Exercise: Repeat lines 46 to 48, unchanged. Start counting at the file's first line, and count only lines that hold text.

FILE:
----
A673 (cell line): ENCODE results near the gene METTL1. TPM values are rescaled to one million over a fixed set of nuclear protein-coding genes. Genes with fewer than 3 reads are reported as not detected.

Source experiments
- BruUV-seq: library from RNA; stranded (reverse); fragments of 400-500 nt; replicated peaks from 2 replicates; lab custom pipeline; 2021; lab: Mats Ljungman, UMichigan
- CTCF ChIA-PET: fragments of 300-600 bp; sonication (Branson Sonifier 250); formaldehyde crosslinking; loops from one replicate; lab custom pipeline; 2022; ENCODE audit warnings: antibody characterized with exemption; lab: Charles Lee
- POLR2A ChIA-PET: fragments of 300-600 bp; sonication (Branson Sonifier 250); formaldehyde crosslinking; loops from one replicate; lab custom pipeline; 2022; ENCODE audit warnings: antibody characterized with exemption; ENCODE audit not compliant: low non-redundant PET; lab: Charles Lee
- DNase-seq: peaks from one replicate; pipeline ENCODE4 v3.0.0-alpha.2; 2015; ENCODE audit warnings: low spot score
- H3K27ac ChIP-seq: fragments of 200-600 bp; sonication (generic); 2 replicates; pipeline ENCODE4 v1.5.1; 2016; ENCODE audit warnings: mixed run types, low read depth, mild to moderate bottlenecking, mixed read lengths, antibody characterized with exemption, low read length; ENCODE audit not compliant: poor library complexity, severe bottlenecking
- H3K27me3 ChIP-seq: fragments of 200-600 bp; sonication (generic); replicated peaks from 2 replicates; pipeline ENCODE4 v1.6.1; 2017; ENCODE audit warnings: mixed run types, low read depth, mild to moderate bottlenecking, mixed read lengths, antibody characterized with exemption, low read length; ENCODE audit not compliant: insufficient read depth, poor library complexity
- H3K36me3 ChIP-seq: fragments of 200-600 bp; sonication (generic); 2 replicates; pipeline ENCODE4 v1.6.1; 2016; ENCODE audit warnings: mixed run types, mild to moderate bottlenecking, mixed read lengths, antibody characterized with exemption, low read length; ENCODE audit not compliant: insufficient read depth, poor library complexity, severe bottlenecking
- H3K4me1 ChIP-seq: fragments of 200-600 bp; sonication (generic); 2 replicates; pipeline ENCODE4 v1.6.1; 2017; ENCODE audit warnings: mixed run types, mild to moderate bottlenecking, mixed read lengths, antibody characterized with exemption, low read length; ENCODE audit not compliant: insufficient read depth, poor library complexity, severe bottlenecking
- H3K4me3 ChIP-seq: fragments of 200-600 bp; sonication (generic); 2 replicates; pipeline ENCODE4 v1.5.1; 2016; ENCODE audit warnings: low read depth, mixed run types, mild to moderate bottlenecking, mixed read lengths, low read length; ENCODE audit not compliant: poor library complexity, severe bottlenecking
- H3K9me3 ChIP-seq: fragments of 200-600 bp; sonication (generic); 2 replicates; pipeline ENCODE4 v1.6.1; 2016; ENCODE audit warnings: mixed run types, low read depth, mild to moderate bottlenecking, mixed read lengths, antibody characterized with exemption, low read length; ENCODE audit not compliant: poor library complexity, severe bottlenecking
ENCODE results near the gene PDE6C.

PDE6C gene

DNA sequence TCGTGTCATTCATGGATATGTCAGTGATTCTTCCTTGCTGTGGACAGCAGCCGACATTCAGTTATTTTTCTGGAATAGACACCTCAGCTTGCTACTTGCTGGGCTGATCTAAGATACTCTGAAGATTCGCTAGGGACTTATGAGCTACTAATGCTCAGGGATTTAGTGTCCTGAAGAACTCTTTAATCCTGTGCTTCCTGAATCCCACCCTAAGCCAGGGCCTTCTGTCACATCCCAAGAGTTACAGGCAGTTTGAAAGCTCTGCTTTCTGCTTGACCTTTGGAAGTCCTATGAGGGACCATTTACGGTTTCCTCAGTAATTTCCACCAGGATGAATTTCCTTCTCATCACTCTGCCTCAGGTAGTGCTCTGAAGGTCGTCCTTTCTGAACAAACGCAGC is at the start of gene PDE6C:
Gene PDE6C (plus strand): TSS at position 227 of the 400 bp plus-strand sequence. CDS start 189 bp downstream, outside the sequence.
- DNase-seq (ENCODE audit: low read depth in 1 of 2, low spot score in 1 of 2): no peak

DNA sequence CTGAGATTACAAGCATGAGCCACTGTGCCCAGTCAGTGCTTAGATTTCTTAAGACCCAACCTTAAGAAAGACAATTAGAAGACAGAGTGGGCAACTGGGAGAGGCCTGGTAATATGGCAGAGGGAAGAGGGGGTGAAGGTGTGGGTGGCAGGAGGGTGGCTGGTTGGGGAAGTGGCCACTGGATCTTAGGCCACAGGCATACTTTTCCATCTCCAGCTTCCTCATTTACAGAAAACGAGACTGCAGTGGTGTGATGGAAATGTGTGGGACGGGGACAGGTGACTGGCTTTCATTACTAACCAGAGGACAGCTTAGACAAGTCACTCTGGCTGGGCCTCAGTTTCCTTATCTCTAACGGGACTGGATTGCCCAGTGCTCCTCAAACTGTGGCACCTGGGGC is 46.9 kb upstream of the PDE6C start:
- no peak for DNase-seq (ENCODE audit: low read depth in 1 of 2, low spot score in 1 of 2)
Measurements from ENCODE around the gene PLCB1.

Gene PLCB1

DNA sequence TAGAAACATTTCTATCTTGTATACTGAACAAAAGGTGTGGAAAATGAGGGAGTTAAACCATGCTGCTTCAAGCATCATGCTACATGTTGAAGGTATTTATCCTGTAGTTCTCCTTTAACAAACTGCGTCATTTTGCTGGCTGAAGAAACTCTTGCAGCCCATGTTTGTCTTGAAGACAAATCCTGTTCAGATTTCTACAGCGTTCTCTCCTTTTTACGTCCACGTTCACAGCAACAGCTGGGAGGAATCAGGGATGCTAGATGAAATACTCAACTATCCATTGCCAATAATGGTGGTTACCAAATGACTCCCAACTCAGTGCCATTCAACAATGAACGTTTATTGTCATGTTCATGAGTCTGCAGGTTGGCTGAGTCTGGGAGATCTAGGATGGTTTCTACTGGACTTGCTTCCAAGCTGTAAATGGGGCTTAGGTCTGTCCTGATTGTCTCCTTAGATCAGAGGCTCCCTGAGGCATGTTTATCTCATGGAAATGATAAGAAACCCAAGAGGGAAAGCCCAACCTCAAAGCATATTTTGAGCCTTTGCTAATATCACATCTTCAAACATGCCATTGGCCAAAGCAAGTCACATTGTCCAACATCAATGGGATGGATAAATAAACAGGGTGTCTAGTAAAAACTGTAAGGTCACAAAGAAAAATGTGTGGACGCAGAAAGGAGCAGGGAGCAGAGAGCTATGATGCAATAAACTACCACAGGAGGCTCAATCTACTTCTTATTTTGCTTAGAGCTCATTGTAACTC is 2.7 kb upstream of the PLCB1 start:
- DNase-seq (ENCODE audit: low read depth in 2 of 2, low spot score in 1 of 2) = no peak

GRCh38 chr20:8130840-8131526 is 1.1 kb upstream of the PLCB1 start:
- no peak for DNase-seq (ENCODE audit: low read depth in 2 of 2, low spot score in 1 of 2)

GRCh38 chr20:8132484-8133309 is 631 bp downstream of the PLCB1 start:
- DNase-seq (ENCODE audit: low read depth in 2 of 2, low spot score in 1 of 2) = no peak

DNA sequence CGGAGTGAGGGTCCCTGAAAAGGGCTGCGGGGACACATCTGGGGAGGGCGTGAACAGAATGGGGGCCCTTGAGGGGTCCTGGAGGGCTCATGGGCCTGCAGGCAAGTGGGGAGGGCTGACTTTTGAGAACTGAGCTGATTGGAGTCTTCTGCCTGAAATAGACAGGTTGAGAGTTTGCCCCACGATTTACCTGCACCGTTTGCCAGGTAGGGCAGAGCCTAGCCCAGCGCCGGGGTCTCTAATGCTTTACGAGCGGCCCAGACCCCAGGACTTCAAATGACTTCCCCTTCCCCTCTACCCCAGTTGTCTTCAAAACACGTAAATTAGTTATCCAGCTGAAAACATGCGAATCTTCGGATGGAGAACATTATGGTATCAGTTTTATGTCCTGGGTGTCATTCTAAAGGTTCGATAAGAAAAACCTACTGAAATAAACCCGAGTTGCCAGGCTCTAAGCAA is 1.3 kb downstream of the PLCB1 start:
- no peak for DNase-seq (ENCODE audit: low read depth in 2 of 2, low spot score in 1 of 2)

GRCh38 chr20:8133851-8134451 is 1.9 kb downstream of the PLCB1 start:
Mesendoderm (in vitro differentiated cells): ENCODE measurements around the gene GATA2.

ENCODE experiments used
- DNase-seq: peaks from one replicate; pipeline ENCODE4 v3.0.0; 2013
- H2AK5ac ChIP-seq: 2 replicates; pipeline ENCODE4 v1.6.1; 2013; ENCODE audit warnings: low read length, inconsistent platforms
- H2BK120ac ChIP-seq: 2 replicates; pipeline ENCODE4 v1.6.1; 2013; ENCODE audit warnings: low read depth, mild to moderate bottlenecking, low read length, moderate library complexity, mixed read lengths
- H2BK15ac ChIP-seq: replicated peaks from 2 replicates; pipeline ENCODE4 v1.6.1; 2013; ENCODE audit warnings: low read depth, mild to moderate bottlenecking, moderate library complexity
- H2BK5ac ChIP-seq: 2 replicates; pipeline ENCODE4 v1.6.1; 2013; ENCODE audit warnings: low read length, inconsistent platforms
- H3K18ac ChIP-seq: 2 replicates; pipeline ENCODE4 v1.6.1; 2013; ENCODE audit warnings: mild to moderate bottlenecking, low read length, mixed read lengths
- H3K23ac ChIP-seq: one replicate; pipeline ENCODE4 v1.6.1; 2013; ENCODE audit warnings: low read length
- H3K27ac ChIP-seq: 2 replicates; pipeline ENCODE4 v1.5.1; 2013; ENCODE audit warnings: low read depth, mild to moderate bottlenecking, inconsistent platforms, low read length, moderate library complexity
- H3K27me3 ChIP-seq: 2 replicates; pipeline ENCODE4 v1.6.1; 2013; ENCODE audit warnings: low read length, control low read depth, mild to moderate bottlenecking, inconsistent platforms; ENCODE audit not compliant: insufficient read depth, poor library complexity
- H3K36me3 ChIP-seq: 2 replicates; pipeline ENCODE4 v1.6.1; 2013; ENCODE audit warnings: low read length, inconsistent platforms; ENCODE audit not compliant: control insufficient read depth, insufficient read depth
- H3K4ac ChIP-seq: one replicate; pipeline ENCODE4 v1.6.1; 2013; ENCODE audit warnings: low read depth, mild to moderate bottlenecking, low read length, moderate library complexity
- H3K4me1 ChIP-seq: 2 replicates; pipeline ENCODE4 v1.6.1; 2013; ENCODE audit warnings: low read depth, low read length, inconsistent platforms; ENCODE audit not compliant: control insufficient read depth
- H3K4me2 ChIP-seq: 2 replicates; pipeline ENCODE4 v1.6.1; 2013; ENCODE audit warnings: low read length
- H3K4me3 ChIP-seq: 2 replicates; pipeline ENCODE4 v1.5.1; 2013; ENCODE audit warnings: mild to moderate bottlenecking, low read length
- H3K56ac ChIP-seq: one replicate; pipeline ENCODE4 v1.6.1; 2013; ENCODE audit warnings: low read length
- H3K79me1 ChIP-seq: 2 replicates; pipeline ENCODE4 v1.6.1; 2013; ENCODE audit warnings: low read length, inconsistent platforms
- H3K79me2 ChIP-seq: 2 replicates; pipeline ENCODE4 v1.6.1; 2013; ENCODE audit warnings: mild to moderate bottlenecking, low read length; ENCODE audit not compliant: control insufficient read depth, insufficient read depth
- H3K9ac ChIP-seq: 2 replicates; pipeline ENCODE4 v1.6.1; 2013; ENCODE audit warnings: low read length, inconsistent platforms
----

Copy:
- H3K4me3 ChIP-seq: 2 replicates; pipeline ENCODE4 v1.5.1; 2013; ENCODE audit warnings: mild to moderate bottlenecking, low read length
- H3K56ac ChIP-seq: one replicate; pipeline ENCODE4 v1.6.1; 2013; ENCODE audit warnings: low read length
- H3K79me1 ChIP-seq: 2 replicates; pipeline ENCODE4 v1.6.1; 2013; ENCODE audit warnings: low read length, inconsistent platforms